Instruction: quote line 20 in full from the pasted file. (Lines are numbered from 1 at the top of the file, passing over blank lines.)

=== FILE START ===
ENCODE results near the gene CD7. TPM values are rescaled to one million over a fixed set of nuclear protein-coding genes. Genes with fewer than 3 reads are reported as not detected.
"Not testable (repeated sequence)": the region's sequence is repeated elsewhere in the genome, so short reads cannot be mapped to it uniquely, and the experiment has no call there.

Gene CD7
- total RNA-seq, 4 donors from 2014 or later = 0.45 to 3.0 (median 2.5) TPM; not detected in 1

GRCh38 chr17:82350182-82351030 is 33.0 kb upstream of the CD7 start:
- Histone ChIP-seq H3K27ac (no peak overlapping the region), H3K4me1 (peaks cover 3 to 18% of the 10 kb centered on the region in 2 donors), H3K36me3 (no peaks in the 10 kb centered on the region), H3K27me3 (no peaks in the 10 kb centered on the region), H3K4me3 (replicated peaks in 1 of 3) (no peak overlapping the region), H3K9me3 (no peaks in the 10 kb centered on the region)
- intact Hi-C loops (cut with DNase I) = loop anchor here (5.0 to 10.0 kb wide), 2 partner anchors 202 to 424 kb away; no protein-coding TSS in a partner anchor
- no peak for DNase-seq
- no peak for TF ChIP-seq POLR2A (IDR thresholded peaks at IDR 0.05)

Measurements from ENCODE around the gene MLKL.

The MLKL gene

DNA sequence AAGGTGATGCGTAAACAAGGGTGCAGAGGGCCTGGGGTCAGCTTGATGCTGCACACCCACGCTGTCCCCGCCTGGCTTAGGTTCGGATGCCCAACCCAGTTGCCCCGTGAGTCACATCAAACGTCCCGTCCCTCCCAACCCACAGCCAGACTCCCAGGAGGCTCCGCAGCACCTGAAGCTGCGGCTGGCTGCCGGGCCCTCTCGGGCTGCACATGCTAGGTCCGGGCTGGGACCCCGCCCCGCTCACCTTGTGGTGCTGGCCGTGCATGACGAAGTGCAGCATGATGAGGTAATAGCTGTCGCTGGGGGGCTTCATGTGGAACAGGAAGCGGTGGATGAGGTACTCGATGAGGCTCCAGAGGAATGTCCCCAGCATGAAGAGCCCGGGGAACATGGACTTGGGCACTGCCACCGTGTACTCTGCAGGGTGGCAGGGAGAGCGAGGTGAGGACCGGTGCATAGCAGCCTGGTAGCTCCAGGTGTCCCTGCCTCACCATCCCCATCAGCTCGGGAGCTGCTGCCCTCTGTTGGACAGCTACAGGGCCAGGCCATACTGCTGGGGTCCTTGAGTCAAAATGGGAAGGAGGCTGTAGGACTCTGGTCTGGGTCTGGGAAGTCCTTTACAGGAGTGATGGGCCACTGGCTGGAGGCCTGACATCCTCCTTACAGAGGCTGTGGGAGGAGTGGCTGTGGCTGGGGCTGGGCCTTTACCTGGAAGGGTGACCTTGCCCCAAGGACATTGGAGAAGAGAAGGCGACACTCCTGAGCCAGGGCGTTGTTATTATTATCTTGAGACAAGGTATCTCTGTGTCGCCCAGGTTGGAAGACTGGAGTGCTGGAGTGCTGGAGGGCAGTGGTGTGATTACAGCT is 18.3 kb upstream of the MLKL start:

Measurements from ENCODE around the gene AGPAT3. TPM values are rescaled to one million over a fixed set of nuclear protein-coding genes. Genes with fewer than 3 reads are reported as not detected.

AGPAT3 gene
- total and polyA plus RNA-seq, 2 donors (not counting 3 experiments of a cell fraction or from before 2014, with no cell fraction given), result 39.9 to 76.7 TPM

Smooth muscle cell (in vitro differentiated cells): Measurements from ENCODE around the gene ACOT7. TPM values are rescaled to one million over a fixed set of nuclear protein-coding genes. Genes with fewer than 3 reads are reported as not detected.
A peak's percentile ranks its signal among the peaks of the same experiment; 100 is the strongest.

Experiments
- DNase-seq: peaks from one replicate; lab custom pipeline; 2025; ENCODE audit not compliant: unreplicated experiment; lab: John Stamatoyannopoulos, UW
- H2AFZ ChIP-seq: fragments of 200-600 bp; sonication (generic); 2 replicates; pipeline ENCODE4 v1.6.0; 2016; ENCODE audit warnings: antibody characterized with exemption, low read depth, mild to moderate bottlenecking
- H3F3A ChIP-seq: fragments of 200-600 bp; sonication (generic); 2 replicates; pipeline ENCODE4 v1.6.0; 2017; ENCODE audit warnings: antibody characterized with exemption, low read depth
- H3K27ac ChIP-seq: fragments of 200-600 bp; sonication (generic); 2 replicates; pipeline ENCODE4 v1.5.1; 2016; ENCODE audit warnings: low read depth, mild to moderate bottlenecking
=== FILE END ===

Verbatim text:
- H2AFZ ChIP-seq: fragments of 200-600 bp; sonication (generic); 2 replicates; pipeline ENCODE4 v1.6.0; 2016; ENCODE audit warnings: antibody characterized with exemption, low read depth, mild to moderate bottlenecking